He saw Jane smiling through her tears; her pride shone through. Was he worthy of it? Finding the truthful answer to that question would have needed an even larger team, to hack through the twisting creepers of hypocrisy that he felt were hiding the ruins of his soul.

“I think we should have someone guarding the camp,” said Jim. “Just in case.” He saw them look at him with concern and added: “You know, in case Robbie returns and wonders where the hell we’ve all gone.”



Rather like the moment when he’d found the key that had opened the door to the world of dreams, Sutch was struck by the suspension of time that followed their second discovery. They’d been pushing forward for perhaps an hour. Jim had left to make a circuit of the archipelago and Catalina was watching the camp. For the briefest of instances after the machete clanged against stone, there was a vacuum, then excitement and disbelief followed, like litter dancing in the slipstream of a car. They all turned their head towards the sound. It was Jane’s machete, which ironically had been hanging loose in one hand as she’d used the other to push aside a branch. “Oh my God,” she said as she peered down.

The Professor came stumbling over to stand by her. Jane hacked at the shrubs and there it was; a tiny section of wall, no more than seven or eight blocks of stone; not the most imposing piece of architecture, but wondrous in the eyes of the team. Sutch took the bandana he’d been wearing beneath his hat and wiped feverishly at the lichens and moss. “Look, look how they’re slotted together, like those…oh, what are they Jane, those Mayan sites in South America?”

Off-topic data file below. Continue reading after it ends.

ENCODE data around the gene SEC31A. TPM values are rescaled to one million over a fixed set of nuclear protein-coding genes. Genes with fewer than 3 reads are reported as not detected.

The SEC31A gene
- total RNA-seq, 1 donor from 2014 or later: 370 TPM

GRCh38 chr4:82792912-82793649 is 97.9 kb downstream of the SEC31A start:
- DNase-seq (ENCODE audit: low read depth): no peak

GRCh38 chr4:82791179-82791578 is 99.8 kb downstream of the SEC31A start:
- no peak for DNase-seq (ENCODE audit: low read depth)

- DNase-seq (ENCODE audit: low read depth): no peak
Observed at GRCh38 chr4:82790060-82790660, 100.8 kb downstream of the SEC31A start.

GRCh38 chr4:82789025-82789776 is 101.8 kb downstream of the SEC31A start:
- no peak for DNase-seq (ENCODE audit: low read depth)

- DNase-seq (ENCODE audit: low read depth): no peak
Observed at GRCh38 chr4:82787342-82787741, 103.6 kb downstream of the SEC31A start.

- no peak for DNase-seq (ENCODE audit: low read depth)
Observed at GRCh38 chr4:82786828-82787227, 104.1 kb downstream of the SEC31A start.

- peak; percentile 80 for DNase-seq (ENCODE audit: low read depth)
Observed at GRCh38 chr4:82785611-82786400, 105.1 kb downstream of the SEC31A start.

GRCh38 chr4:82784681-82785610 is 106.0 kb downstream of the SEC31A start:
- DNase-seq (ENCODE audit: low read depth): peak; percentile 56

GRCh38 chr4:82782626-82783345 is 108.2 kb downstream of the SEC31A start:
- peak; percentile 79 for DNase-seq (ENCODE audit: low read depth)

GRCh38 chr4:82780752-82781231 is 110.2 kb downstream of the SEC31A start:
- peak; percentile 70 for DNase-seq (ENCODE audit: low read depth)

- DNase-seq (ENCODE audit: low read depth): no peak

“You mean Tikal and Naachtun – or Masuul, to give it its correct ancient name.”

“Yes. You were involved in excavation work there for a time.”

“I see what you mean.” She frowned. “But at Naachtun the walls were defensive. The Mayan city states, like Tikal and Calakmul were always attacking each other and Naachtun sat right in the middle of them, so they built walls to protect themselves. But why would they need to do that here, miles from anyone or anywhere. Yet these blocks do look typical of the large cut blocks they would have used,” she ran a hand deferentially over the stone, “fitting perfectly, without any need for cement.”

Pete had stepped up. “What did I say – a series of small walls.” In his moment of triumph Sutch could have happily swung his machete at Pete, but before he had the chance his son-in-law seemed to see just how he’d needled him and, for whatever reason, changed his tone. “Actually, I’d have thought you’ve just answered your own question. If the Mayan people were always attacking each other, perhaps the separate islands formed there own kingdoms and built their defences accordingly.” He reached for a cigarette. “And does it strike anyone else as strange that the Mayan civilisation also famously just disappeared?”

Father and daughter looked at Pete and found themselves in the pretty unique position of thinking that he might just have made a very valid point. Then Jane withdrew her notebook from her rucksack and started to sketch.